What Is Cancer Fatigue and What Causes It?

Why Am I So Tired? Symptoms and Causes of Cancer Fatigue

Mature woman sleeping in bed
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Cancer fatigue is one of the most common and annoying symptoms you may experience during lung cancer treatment. In one study, cancer survivors quoted fatigue as interfering with their quality of life more than nausea, depression, and pain combined. In addition to lowering quality of life, fatigue may be a risk factor in lowering survival. 

We all talk about being tired, but the fatigue associated with cancer treatment is much different. What does cancer fatigue feel like, what causes it, and what can you do to feel better?

Signs and Symptoms

Cancer fatigue is different from ordinary tiredness—the kind of tiredness you experience after a busy day, or when you haven’t had enough sleep. With cancer fatigue, you can feel tired despite an excellent night’s rest, and determination (or caffeine) just doesn’t work to get past it. You may experience any of these symptoms as you live with fatigue during cancer treatment:

  • An overwhelming sense of tiredness often described as “whole body” tiredness
  • Tiredness that persists despite rest
  • Becoming tired even with simple activities, such as walking to the mailbox
  • Difficulty concentrating
  • Feeling more emotional than you ordinarily would
  • Rapid onset of fatigue
  • Less desire to participate in activities you usually enjoy

Everyone experiences the fatigue of cancer treatment in different ways, but most people agree that it is a different sense of tiredness than they experienced prior to cancer treatment.


There are many causes of fatigue. Some of these are related to the cancer itself, some due to treatment, and others related to the day-to-day stress of living with lung cancer. Some of these are treatable; whereas others can be managed by recognizing your limitations at this time and making needed adjustments. Recent research suggests that inflammation may play a key and underlying role in cancer fatigue.

Some causes of fatigue during cancer treatment include:

  • The cancer itself. Changes in your metabolism due to the cancer itself can drain your energy
  • Treatment and side effects of treatment. Chemotherapy, radiation therapy, and surgery can all contribute to tiredness
  • Shortness of breath. The increased work of breathing when you feel short of breath can sap your energy
  • Depression. Depression and fatigue often go hand-in-hand, and it can be hard to determine which symptoms came first
  • Anemia. Anemia, due to bleeding following surgery, chemotherapy, or simply being ill, can lower your energy level
  • A low oxygen level in your blood (hypoxia). Oxygen-poor blood can make you feel more tired
  • Medications. Several medications used during cancer treatment, including pain medications, can contribute to fatigue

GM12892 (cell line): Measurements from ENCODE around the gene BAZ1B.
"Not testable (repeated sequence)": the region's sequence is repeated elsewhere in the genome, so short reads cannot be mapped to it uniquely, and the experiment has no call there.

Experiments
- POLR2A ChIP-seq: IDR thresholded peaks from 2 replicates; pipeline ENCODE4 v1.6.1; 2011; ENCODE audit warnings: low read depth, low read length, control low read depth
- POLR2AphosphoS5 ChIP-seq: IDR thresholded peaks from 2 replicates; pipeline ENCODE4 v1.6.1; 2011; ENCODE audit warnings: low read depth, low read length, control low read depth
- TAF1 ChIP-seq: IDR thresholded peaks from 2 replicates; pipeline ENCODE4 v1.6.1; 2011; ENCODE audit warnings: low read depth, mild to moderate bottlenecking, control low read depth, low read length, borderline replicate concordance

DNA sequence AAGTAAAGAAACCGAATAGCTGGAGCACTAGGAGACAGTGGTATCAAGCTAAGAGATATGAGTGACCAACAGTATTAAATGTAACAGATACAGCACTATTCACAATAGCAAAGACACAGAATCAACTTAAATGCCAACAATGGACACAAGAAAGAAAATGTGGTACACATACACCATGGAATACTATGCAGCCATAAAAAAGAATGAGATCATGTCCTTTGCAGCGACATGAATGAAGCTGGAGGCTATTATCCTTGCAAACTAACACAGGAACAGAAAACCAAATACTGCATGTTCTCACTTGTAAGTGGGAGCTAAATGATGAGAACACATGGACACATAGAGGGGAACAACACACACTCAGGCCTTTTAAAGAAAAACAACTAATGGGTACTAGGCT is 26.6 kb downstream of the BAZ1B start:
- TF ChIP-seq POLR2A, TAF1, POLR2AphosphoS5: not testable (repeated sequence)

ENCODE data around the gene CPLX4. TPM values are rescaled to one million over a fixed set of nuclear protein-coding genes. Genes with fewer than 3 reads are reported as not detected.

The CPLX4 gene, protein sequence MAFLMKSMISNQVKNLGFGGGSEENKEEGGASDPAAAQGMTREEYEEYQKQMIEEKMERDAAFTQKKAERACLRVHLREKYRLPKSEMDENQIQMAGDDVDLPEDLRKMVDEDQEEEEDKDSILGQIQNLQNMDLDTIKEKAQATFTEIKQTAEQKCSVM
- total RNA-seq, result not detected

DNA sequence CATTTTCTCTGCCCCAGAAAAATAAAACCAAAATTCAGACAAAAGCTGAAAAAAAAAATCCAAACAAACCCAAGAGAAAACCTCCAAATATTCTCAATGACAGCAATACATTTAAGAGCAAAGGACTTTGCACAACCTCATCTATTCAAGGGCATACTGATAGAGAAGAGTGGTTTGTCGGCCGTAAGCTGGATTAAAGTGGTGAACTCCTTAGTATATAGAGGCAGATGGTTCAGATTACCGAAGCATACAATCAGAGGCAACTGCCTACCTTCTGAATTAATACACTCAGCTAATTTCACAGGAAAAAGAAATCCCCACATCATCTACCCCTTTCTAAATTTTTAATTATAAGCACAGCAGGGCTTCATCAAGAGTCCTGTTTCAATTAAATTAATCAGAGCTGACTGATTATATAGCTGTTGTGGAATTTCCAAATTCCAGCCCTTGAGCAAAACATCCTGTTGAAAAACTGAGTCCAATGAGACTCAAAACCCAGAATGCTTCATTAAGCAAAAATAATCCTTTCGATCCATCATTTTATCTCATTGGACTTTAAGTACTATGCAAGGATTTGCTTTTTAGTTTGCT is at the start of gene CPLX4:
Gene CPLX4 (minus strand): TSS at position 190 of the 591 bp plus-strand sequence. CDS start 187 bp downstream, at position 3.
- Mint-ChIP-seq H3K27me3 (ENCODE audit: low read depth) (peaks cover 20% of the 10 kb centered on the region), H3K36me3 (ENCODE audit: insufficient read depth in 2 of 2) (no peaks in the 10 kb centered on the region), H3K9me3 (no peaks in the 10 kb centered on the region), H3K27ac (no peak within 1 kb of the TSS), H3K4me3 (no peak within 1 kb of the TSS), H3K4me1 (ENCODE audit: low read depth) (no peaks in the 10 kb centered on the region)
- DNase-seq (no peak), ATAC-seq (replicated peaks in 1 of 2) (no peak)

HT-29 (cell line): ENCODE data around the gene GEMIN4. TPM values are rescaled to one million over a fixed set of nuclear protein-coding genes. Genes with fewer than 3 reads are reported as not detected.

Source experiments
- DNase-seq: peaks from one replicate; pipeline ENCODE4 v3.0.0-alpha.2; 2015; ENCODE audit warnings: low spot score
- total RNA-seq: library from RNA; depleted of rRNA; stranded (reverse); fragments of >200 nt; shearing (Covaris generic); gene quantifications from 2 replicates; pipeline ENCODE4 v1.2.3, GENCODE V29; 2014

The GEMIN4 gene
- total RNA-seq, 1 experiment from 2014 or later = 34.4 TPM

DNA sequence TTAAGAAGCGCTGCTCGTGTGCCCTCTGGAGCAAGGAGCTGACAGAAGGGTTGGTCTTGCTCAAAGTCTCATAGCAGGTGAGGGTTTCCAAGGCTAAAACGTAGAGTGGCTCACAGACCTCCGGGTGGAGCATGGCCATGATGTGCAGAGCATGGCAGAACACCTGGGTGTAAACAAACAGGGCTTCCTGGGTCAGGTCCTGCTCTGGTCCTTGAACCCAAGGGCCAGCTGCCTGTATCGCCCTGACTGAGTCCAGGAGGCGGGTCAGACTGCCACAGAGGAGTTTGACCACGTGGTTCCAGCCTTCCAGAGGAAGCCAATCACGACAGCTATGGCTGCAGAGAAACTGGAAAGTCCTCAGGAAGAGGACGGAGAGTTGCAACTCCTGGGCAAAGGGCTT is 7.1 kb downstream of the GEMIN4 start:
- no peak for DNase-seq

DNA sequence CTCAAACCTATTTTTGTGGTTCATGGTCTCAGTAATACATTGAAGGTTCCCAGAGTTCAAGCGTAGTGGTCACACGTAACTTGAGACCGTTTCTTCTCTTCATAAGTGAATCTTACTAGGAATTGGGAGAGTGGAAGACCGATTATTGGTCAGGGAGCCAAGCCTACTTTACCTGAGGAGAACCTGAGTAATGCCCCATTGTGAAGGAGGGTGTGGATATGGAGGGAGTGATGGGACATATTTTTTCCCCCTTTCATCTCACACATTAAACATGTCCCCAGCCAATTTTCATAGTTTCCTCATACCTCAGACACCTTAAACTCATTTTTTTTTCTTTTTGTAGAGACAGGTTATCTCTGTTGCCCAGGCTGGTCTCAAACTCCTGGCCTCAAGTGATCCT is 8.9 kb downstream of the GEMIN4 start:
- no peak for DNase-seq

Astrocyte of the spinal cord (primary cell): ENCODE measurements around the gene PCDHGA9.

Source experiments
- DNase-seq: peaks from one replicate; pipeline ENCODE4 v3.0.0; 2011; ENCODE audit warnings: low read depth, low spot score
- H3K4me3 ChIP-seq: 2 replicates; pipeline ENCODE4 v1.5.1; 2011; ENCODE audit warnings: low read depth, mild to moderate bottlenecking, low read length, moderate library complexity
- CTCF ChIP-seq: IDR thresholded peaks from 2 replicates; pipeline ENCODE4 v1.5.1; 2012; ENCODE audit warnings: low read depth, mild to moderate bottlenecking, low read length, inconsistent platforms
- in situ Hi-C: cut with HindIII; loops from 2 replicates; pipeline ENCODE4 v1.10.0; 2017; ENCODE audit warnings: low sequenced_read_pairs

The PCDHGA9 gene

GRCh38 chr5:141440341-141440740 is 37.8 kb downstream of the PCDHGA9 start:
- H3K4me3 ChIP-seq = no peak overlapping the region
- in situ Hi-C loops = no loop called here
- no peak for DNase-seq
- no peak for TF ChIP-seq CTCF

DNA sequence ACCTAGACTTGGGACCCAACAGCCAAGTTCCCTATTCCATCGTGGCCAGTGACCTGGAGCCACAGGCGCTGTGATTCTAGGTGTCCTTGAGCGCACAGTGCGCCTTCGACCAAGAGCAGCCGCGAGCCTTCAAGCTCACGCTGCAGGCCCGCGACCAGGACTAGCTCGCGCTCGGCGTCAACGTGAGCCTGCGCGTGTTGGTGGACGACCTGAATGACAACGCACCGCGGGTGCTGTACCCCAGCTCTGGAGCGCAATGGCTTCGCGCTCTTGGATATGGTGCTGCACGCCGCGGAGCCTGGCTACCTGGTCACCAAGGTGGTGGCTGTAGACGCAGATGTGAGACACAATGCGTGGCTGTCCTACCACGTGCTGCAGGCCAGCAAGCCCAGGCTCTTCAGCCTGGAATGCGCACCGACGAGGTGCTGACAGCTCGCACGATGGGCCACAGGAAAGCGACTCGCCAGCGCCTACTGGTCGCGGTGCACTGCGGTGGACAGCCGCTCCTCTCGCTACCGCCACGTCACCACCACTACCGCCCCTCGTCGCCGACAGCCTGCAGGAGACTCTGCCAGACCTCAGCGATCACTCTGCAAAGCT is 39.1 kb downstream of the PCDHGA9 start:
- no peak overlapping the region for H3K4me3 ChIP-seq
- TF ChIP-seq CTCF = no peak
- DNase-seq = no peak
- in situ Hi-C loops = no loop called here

• Uncontrolled pain. Pain clearly increases fatigue, so it is important to discuss any uncontrolled pain you have with your oncologist
  • Lack of rest, or resting too much. Both a lack of, and an excess amount of rest, can increase fatigue
  • Immobility and lack of activity. Deconditioning, from time spent in the hospital or recovering at home, can lower your energy level
  • Stress. Stress can make you feel more tired, and the stress of being limited by fatigue increases this further
  • Difficulty eating. This is often due to loss of appetite, mouth sores, or taste changes. Inadequate nutrition can lower your reserve and add to your sense of tiredness


The most important thing you can do for yourself is to recognize that cancer fatigue is real and unique. Share your symptoms with your oncologist at each visit. He or she will want to rule out any treatable causes such as anemia.


If it is your loved one coping with cancer fatigue and not yourself, please know that this symptom is very real. In fact, many people with cancer feel frustrated that their loved ones don't understand. In addition to fatigue, check out what people living with lung cancer have shared in this article on "what it really feels like to live with cancer."

When to Talk to a Doctor

You should share any symptoms you are experiencing with your oncologist—including fatigue—at each appointment. He or she may have suggestions for coping, or consider changes in your treatment plan. Clinical studies are in progress looking at both medications (such as Ritalin) and cognitive behavioral counseling ("talk therapy") as methods of treating cancer fatigue. Make sure to contact your health care team between visits if you note any sudden changes in your energy level, if your tiredness is interfering with daily activities such as eating, or if you find that coping with the fatigue of cancer has become overwhelming in any way.

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